The International System of Units, the SI, has been widely accepted around the world as the preferred system of units for science, technology, industry and trade since it was established in 1960 at the 11th meeting of the Conférence Générale des Poids et Mesures, the CGPM (the General Conference on Weights and Measures, in English).
On 20 May 2019, came into force a new approach to articulating the definitions of the SI units by fixing the numerical values of seven “defining” constants.
As a signatory to the Metre Convention, Singapore adopts the redefined SI to ensure that we are consistent with international best practice. The National Metrology Cerntre, A*STAR, is the primary agency responsible for implementing the SI definitions in Singapore.
Since the product of the numerical value and the unit has to equal the value of a constant, by fixing the exact numerical value the unit becomes defined. The seven constants are chosen in such a way that any unit of the SI can be written either through a defining constant itself or through products or quotients of defining constants. All SI units are defined in terms of constants that describe the natural world. This will assure the future stability of the SI and open the opportunity for the use of new technologies, including quantum technologies, to implement the definitions.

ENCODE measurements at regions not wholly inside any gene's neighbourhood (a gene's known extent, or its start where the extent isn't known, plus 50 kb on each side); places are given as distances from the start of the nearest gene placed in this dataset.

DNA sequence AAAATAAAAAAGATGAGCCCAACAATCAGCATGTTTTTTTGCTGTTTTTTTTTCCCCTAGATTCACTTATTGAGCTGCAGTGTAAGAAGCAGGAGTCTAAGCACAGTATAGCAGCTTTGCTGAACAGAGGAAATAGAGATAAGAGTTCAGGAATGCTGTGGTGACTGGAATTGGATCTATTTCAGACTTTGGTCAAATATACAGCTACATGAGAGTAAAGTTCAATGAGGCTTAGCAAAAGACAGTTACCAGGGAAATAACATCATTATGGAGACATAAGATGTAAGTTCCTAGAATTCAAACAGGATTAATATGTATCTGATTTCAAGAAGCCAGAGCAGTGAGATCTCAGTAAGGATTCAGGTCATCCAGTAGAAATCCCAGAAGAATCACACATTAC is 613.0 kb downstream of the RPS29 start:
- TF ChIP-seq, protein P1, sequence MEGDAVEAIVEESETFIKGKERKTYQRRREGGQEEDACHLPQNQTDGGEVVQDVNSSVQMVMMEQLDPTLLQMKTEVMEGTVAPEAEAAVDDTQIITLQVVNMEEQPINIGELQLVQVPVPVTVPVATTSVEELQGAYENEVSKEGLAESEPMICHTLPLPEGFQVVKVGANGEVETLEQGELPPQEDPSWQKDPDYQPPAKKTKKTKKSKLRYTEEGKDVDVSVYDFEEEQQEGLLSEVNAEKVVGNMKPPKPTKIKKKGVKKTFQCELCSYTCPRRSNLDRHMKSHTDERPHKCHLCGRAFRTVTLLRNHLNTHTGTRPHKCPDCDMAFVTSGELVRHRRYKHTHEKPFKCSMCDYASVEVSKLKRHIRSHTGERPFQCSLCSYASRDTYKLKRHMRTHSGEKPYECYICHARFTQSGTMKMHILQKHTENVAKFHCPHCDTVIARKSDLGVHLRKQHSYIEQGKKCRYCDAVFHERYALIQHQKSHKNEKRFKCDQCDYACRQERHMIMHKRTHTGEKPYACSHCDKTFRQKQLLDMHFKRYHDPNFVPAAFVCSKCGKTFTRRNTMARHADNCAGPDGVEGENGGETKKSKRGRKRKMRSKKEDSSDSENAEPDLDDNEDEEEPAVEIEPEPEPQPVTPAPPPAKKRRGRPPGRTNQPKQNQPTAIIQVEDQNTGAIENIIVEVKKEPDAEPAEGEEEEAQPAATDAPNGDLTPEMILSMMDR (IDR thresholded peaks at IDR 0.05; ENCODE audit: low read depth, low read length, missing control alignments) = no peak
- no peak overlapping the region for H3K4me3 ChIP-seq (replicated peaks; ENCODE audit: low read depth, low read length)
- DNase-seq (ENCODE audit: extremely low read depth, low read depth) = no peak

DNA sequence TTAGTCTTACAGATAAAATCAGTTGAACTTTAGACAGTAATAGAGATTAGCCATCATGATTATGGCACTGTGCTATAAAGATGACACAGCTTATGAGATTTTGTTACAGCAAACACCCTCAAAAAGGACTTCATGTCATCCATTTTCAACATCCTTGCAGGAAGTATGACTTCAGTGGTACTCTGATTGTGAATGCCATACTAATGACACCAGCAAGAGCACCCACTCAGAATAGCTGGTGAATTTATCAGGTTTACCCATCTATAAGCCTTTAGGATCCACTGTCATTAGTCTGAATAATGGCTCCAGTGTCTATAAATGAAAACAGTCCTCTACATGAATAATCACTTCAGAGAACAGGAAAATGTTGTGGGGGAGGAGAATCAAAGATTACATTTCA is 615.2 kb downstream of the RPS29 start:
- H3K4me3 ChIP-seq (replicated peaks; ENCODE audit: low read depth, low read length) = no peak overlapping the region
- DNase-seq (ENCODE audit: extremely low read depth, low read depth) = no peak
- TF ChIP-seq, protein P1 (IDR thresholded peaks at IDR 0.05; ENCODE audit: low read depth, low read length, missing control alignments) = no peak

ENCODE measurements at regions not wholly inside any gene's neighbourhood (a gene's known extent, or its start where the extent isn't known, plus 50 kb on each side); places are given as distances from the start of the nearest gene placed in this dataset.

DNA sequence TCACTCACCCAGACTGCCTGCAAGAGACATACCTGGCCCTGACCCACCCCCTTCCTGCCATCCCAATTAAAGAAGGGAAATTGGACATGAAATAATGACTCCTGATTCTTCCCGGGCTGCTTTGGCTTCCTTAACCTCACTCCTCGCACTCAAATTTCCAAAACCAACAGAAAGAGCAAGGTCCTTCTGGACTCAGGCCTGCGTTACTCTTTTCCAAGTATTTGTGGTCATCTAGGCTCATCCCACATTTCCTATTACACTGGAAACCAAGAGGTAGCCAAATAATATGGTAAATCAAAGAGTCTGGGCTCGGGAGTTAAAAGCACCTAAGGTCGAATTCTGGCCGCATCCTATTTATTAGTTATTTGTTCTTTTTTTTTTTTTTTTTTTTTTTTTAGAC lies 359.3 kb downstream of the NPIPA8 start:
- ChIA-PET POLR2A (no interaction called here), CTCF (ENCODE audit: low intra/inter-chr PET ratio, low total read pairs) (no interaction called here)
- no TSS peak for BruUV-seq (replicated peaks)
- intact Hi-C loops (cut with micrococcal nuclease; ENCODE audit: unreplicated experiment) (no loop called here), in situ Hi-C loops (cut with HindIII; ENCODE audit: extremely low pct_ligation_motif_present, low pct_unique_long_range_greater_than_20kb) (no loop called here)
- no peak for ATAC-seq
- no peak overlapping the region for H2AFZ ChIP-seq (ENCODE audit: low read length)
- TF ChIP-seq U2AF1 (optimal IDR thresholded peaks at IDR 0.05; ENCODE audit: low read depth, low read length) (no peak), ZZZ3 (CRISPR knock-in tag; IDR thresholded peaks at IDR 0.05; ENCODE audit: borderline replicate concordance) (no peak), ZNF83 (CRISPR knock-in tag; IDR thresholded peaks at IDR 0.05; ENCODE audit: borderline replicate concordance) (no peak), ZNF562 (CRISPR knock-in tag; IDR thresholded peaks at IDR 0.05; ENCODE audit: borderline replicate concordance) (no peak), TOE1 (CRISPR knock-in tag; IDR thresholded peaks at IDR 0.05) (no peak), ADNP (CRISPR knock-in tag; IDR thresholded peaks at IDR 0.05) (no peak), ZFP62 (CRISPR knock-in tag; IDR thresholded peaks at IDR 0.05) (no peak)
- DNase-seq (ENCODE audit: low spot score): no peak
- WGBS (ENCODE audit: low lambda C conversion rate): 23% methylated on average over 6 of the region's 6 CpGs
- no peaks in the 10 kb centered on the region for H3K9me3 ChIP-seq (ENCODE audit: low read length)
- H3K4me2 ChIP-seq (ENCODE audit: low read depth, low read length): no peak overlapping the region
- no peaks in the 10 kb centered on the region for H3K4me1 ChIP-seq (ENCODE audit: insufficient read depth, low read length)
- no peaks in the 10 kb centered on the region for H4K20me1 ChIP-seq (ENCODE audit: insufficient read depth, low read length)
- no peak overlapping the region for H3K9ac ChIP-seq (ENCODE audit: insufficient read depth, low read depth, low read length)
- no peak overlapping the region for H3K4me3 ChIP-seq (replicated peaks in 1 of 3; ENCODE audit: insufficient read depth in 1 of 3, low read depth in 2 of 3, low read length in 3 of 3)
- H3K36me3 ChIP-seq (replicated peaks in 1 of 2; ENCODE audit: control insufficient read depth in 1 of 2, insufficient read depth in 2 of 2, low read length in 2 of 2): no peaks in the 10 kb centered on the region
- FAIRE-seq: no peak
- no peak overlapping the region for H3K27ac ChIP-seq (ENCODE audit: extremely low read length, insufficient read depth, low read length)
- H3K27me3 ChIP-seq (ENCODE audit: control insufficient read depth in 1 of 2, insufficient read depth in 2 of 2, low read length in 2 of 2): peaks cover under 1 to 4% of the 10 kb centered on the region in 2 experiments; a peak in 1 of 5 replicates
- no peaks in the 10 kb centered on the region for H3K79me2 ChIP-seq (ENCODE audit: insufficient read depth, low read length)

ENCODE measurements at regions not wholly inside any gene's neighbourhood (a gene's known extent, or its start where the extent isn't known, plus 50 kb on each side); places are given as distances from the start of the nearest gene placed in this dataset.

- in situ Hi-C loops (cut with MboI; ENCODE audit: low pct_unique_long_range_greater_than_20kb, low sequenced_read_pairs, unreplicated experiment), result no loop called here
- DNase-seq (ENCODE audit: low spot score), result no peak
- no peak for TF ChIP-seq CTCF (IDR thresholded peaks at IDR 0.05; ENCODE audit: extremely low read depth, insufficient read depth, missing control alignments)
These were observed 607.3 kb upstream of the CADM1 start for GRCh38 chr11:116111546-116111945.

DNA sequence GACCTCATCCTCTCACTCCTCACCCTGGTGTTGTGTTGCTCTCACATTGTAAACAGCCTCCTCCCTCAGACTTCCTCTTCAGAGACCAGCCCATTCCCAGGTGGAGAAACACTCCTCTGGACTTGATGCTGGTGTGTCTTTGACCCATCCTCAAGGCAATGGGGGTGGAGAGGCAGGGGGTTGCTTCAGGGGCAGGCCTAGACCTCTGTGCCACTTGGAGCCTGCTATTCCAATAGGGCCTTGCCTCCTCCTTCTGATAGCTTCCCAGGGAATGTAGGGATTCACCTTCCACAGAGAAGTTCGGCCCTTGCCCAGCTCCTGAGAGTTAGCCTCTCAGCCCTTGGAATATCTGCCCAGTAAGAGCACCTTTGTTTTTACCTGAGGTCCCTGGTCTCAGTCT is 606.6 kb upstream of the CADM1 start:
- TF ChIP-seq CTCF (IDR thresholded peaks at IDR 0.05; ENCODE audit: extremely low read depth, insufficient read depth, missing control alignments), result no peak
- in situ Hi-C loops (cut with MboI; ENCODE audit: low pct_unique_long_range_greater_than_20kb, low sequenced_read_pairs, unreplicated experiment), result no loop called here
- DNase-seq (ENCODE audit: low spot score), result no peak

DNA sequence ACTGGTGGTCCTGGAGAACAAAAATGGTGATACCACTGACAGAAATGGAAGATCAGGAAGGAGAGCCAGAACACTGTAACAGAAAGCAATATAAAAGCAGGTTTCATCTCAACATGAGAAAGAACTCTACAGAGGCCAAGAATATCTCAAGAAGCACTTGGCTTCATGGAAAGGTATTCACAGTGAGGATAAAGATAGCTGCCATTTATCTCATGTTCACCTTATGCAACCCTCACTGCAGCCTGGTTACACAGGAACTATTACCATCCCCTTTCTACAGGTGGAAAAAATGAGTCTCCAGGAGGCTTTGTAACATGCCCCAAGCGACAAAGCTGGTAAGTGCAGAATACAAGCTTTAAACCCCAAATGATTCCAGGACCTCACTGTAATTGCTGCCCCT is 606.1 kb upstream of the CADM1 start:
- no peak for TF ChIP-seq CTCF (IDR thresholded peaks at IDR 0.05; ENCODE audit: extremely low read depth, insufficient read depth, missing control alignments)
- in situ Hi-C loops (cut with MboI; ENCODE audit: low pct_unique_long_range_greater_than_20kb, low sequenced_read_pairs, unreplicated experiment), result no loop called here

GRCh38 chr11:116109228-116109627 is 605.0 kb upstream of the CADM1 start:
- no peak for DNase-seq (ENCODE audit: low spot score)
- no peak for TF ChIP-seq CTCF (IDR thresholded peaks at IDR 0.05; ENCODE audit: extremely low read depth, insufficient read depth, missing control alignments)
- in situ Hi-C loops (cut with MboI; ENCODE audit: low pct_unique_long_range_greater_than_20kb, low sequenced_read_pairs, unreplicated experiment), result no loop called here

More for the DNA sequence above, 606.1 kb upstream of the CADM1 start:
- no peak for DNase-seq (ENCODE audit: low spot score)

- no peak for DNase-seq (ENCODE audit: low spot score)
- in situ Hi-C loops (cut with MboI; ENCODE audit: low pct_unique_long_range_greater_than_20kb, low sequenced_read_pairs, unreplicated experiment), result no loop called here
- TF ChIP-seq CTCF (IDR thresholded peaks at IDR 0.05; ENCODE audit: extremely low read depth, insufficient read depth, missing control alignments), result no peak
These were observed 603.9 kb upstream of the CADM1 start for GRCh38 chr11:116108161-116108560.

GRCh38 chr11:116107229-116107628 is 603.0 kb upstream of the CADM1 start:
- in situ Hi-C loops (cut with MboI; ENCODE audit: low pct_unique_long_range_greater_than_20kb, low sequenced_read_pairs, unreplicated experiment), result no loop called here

Prior to the new revision of the SI, SI units have been presented in terms of a set of, most recently seven, base units, namely
the second, s, SI unit of timethe meter, m, SI unit of lengththe kilogram, kg, SI unit of massthe ampere, A, SI unit of electric currentthe kelvin, K, SI unit of thermodynamic temperaturethe mole, mol, SI unit of amount of substance, andthe candela, cd, SI unit of luminous intensity in a given direction.
All other units, described as derived units, are constructed as products of powers of the base units. This concept of base and derived units is maintained. With the new revision, the definitions of all the base units can now be deduced by using one or more of these defining constants.
The derived units were constructed as products of powers of the base units. In fact, defining the SI by fixing the numerical values of seven defining constants has the effect that this distinction is, in principle, not needed any more, since all units, base or derived units, can now be written either through a defining constant itself or through products or quotients of defining constants.
The new approach will assure the future stability of the SI and open the opportunity for the use of new technologies, including quantum technologies, to implement the definitions.
For more information about the SI Redefinition.
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